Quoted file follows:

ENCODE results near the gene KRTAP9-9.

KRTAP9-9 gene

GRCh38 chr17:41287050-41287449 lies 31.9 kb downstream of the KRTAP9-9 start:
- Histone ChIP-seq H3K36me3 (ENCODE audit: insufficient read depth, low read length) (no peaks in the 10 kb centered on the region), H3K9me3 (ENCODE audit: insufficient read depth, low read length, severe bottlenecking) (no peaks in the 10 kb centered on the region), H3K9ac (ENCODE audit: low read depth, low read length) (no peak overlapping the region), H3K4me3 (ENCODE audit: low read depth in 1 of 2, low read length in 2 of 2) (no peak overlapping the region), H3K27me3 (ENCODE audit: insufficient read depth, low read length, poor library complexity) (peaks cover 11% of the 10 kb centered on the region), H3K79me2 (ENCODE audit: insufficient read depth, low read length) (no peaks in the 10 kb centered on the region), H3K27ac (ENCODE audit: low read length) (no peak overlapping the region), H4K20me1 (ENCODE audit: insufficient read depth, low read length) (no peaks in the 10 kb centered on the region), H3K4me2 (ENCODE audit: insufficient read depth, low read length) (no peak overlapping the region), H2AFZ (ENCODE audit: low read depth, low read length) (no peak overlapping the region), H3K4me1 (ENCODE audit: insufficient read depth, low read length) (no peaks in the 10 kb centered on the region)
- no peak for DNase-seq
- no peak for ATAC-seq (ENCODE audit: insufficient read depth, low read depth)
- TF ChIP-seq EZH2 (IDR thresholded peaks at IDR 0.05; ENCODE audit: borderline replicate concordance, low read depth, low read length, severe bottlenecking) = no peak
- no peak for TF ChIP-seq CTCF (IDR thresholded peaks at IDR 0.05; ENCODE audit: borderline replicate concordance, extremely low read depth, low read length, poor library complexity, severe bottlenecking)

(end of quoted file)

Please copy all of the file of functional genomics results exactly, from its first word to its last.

ENCODE results near the gene KRTAP9-9.

KRTAP9-9 gene

GRCh38 chr17:41287050-41287449 lies 31.9 kb downstream of the KRTAP9-9 start:
- Histone ChIP-seq H3K36me3 (ENCODE audit: insufficient read depth, low read length) (no peaks in the 10 kb centered on the region), H3K9me3 (ENCODE audit: insufficient read depth, low read length, severe bottlenecking) (no peaks in the 10 kb centered on the region), H3K9ac (ENCODE audit: low read depth, low read length) (no peak overlapping the region), H3K4me3 (ENCODE audit: low read depth in 1 of 2, low read length in 2 of 2) (no peak overlapping the region), H3K27me3 (ENCODE audit: insufficient read depth, low read length, poor library complexity) (peaks cover 11% of the 10 kb centered on the region), H3K79me2 (ENCODE audit: insufficient read depth, low read length) (no peaks in the 10 kb centered on the region), H3K27ac (ENCODE audit: low read length) (no peak overlapping the region), H4K20me1 (ENCODE audit: insufficient read depth, low read length) (no peaks in the 10 kb centered on the region), H3K4me2 (ENCODE audit: insufficient read depth, low read length) (no peak overlapping the region), H2AFZ (ENCODE audit: low read depth, low read length) (no peak overlapping the region), H3K4me1 (ENCODE audit: insufficient read depth, low read length) (no peaks in the 10 kb centered on the region)
- no peak for DNase-seq
- no peak for ATAC-seq (ENCODE audit: insufficient read depth, low read depth)
- TF ChIP-seq EZH2 (IDR thresholded peaks at IDR 0.05; ENCODE audit: borderline replicate concordance, low read depth, low read length, severe bottlenecking) = no peak
- no peak for TF ChIP-seq CTCF (IDR thresholded peaks at IDR 0.05; ENCODE audit: borderline replicate concordance, extremely low read depth, low read length, poor library complexity, severe bottlenecking)